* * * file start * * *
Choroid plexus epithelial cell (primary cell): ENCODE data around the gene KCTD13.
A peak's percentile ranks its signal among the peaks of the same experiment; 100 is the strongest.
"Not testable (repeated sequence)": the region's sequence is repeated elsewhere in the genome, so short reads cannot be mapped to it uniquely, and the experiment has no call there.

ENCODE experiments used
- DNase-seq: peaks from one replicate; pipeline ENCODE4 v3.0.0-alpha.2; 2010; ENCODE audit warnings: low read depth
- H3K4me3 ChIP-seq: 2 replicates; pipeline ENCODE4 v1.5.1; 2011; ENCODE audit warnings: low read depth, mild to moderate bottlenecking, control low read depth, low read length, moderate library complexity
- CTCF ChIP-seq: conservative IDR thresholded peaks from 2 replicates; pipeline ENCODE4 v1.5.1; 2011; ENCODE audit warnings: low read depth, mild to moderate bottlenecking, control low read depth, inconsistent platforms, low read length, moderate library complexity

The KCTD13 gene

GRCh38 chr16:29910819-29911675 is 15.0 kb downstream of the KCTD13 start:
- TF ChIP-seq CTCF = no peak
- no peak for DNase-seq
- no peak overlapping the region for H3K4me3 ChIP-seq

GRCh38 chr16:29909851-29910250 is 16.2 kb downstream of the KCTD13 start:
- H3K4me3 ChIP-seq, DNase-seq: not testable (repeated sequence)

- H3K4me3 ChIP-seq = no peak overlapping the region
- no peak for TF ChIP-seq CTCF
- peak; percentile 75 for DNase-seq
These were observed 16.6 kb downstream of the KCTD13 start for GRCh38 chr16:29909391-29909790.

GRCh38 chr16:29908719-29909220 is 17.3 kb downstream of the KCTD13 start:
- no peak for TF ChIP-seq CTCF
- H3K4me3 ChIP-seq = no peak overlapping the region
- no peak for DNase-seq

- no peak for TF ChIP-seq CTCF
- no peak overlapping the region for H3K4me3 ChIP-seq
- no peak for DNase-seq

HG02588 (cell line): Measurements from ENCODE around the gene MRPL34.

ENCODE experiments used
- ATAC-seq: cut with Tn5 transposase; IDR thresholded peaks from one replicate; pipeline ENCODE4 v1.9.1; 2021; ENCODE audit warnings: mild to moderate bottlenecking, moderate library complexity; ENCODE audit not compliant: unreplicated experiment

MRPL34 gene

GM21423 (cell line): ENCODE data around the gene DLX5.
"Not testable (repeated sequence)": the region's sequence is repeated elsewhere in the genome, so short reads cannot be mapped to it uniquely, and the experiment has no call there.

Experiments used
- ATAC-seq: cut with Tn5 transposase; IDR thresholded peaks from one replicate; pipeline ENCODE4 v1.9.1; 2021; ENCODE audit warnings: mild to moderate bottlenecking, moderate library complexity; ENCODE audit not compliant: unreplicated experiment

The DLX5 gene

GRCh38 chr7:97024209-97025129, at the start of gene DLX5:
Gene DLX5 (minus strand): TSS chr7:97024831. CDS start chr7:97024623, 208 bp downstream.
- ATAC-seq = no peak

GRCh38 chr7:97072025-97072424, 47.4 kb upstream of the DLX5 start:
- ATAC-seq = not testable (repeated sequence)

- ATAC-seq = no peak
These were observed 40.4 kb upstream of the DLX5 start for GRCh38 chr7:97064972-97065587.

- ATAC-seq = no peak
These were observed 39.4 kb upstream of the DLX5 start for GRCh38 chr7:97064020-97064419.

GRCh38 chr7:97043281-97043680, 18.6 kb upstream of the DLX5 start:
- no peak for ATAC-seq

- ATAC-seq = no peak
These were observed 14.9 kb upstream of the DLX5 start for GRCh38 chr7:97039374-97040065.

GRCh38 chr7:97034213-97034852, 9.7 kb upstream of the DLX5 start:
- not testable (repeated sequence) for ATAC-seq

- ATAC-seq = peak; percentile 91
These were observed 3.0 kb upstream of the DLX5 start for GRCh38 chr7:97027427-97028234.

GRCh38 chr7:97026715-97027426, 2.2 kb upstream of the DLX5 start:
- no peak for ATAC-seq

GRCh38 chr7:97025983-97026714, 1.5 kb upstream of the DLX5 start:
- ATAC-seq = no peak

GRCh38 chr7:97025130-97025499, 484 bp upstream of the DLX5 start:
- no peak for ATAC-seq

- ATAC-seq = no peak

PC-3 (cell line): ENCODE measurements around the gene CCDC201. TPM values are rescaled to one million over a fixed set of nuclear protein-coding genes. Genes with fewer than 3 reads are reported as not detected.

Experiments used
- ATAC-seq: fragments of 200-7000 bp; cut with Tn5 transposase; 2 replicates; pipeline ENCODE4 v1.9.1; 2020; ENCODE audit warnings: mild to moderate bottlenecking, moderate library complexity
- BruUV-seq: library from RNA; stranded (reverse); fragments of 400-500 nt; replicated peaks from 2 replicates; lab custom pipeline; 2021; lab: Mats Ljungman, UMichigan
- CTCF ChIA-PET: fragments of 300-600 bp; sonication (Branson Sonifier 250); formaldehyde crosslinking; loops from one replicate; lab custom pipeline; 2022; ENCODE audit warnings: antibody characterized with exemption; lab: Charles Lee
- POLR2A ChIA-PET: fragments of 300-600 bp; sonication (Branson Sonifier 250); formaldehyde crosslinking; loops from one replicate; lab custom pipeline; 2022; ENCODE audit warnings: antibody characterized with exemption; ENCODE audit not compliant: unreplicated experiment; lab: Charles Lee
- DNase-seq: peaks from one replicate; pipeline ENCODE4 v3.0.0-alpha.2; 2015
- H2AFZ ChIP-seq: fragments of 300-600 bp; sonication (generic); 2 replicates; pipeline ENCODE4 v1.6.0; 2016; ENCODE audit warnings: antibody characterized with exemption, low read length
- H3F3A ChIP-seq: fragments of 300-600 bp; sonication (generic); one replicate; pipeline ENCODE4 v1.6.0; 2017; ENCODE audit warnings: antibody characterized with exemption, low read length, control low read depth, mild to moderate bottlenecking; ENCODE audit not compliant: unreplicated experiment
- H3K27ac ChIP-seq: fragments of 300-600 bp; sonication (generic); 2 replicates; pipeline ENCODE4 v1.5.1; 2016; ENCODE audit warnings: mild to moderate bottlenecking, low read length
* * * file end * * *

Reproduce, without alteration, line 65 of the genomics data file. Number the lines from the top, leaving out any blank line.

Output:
- DNase-seq: peaks from one replicate; pipeline ENCODE4 v3.0.0-alpha.2; 2015